I want to emphasize that even though the analysis shows overall stability in new HIV infections in recent years, the epidemic has stabilized at an unacceptably high level. Taking a closer look at the 2006 HIV incidence estimates, we see that: 73 percent of new HIV infections were among men. Even though many heterosexual men are affected by HIV, most of the infections in men occur among gay and bisexual men. These men are represented in the transmission category of men who have sex with men or MSM. In 2006, MSM represented 53 percent of all new HIV infections. Back calculations indicate that HIV incidence has been steadily increasing among gay and bisexual men since the early 1990's, which confirms a trend suggested by prior data showing increases in risk behavior, sexually transmitted diseases and HIV diagnoses in this population throughout the past decade.
The analysis showed that another group is strongly affected by HIV and, that is, African Americans. Although blacks comprise only 13 percent of the U.S. population, 45 percent of new HIV infections were among blacks. While this number is unacceptably high, evidence shows that it’s not rising. Back calculations show that the number of infections has been roughly stable, with some fluctuations, since the early 1990s. However, blacks are more affected by HIV and AIDS than any other racial or ethnic group in the United States, with an HIV incidence rate that is 7 times higher than whites at 83.7 per
100,000 for blacks -- compared to 11.5 per 100,000 for whites; and it’s almost 3 times higher than Latinos at a rate of 29.3 per 100,000. Latinos are also disproportionately impacted by the epidemic. Latinos had rates of HIV infections that were 3 times higher than the rates among whites.
The new estimates also showed that young people are also becoming increasingly affected by HIV. These new numbers pointed out in stark detail that young people, those under 30 years of age, are where the most HIV infections are occurring. Thirty four percent (34 percent) of new infections occurred in young people between the ages of 13 and 29.
Besides pointing out challenges, the new estimates did reveal some encouraging signs of success.
For example, sustained reductions in new infections among injecting drug users and heterosexuals are important signs of progress. In addition, the much-welcomed success of HIV treatments means that an increasing number of people are living with HIV than ever before. And although this means that there are more opportunities for HIV transmission to occur, the number of new HIV infections has remained relatively stable in this decade. This is evidence that prevention programs can, and do, work. The new estimates underscore the need to expand access to HIV prevention to gay and bisexual men, especially younger men, and to expand access to African American men and women as well.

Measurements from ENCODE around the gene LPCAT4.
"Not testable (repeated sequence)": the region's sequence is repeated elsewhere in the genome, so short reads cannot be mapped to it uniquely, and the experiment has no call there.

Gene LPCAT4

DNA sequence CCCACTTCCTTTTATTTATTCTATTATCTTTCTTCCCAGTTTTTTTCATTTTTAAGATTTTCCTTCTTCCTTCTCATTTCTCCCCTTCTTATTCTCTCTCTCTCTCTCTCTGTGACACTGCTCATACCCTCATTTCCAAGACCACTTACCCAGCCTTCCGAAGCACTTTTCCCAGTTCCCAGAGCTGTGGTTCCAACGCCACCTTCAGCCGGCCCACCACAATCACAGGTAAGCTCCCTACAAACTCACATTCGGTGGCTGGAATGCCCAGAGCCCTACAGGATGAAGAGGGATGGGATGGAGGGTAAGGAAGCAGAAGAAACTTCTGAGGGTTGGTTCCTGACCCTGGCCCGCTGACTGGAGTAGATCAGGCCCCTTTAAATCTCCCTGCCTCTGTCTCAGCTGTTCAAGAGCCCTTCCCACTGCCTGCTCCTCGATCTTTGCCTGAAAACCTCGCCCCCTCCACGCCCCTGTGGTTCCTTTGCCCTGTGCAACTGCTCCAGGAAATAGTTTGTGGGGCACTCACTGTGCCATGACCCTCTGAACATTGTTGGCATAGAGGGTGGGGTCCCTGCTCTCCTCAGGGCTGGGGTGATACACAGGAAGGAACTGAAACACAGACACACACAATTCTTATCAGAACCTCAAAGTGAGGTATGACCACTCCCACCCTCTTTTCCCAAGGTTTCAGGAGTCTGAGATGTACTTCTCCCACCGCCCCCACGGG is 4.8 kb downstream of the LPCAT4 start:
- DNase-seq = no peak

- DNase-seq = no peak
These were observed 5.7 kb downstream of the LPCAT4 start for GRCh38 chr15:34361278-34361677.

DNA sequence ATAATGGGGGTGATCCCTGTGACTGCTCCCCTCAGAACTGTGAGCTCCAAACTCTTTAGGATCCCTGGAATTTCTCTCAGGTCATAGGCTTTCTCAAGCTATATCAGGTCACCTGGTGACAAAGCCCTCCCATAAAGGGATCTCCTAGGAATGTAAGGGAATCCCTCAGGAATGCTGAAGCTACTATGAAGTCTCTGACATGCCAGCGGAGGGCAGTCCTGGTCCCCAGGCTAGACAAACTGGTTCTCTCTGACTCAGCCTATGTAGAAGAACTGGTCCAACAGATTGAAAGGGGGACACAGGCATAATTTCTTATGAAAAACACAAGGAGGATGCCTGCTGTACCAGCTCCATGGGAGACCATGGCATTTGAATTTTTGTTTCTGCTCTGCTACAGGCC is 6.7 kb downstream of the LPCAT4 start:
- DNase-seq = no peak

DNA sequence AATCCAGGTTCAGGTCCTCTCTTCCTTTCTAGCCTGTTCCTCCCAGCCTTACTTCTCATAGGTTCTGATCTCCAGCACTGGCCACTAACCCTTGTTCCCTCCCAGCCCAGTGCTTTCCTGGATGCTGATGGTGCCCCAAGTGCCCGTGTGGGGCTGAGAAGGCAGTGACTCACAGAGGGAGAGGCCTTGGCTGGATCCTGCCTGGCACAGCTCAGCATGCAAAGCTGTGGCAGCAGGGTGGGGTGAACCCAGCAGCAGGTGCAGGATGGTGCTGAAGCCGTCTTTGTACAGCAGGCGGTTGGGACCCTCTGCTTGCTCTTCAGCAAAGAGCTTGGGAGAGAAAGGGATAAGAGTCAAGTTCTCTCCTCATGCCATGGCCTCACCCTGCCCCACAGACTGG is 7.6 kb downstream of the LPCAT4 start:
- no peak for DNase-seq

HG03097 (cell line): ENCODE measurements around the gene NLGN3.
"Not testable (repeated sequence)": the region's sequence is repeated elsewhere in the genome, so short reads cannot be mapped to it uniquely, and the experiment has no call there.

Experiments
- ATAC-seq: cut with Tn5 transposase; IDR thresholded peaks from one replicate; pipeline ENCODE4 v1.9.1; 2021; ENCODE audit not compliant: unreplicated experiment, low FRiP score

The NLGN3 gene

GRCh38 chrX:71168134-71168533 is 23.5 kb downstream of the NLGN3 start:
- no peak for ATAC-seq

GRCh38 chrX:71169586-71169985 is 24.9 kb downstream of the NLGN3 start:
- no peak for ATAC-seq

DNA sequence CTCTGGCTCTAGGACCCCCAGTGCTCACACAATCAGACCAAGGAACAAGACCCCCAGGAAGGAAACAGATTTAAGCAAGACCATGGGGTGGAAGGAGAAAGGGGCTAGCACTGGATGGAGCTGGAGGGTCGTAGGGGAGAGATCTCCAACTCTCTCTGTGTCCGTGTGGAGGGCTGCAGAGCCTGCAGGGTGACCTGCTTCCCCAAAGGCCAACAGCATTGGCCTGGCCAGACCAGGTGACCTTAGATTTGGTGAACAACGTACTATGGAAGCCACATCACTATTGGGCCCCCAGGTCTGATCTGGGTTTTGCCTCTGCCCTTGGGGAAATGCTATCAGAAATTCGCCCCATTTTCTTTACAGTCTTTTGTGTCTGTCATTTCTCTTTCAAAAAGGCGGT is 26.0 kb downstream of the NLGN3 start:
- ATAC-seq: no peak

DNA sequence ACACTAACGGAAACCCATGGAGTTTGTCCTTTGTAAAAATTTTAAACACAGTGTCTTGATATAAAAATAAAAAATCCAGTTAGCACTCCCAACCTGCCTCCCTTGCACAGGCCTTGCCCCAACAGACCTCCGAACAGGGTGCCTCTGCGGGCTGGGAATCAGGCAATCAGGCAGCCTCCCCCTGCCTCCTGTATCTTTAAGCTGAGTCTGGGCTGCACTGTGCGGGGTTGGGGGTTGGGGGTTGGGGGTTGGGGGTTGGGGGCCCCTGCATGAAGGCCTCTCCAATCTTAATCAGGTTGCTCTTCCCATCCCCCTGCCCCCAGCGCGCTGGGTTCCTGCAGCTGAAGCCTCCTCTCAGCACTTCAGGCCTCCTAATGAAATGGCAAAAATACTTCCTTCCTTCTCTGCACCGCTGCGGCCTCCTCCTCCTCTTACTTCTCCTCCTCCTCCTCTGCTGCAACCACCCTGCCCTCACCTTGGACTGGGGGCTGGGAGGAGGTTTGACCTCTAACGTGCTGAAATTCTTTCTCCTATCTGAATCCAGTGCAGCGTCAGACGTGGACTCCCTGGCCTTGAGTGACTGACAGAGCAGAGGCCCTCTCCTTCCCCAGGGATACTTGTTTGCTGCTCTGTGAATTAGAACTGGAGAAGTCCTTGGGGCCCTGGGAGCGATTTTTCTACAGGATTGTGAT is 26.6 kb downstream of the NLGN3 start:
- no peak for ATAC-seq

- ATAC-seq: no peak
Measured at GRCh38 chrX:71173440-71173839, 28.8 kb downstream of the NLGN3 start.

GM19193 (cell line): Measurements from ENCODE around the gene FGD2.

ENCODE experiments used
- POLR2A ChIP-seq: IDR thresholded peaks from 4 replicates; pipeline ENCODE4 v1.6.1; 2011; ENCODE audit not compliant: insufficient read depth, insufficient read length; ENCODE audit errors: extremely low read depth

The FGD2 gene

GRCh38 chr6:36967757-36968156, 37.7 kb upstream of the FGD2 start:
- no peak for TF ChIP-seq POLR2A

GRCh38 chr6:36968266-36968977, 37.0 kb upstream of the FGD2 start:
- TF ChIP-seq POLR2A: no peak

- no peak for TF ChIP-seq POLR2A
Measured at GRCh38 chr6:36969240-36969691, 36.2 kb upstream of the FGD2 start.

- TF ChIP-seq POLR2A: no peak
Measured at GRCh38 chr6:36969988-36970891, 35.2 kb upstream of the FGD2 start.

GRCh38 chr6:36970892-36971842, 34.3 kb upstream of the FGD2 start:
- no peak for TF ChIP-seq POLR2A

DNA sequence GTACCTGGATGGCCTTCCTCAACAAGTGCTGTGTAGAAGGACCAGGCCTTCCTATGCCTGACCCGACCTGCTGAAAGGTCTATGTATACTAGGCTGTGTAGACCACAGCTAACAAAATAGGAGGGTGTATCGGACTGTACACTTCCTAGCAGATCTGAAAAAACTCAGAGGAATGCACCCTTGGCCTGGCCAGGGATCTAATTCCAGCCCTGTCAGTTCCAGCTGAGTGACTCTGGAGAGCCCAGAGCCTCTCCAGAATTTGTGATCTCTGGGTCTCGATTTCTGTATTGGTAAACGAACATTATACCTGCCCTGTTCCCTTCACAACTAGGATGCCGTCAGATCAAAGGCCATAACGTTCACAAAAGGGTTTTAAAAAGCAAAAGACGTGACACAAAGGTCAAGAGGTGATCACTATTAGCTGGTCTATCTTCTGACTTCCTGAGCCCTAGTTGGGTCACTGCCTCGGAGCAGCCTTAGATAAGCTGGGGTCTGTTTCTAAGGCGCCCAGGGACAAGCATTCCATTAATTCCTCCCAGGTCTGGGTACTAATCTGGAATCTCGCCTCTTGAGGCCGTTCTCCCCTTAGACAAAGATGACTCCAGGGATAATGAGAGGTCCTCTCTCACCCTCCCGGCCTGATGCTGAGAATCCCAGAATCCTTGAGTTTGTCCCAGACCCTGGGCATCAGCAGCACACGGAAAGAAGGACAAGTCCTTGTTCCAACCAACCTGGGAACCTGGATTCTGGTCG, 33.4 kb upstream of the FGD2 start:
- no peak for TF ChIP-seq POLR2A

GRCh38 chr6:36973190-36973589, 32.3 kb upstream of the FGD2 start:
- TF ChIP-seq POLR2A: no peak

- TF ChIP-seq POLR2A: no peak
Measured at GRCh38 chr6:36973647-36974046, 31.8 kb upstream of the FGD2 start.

An overwhelming number of published studies and multiple independent reviews have documented that prevention works. But the fact remains that the scale of our prevention efforts does not match the scale of today’s epidemic. Many populations at risk are not being reached by HIV prevention efforts, and much more must be done. For example, recent data indicate that in the past year, 80 percent of MSM have not been reached by individual and small group interventions that we know to be effective. This illustrates one of the many challenges to preventing the spread of this disease -- the challenge of reaching new generations and adapting to the evolving epidemic while sustaining efforts to others as they age.
Perceptions of HIV risk and treatment options have changed over time, and we must work together to ensure that prevention barriers such as complacency, stigma, and homophobia, and substance abuse do not allow this disease to continue to spread. Additionally, far too many undiagnosed individuals remain -- 25 percent of persons living with HIV are unaware of their status and they account for more than half of all new HIV infections. Not only are these persons at risk for unknowingly transmitting the virus; they are also at increased risk for developing HIV-related symptoms and progressing to AIDS. There’s an urgent need to expand access to HIV testing so that persons living with HIV can take steps to protect themselves and to their partners.
The new incidence estimates underscore the need for expanded access to prevention services and a greater national commitment to HIV prevention. They serve as an urgent reminder that we all -- as individuals, as communities, and as a nation -- need to do more to prevent the further spread of HIV and its devastating effects on our communities.
In conclusion, today’s announcement highlights a truly significant advance in our nation’s ability to monitor and evaluate HIV prevention. We need to do more, though, to fully realize the promise of this advancement. As a nation, we must continue to work together to prevent the spread of this insidious disease by renewing our collective commitment to combating the stigma and complacency that allow HIV to flourish in our communities. Our silence will not protect us. As a nation, we must continue to have an open and honest dialogue to ensure that our HIV prevention needs are met with matching resources - - resources that are critical to sustaining effective HIV prevention efforts in the U.S. and around the world.
For additional information on the methods used to develop the estimates, please view Dr. Irene Hall’s podcast on methods. Thank you for joining us today and for your continued efforts to end this epidemic.
For the most accurate health information, visit www.cdc.gov or call 1-800-CDC-INFO, 24/7.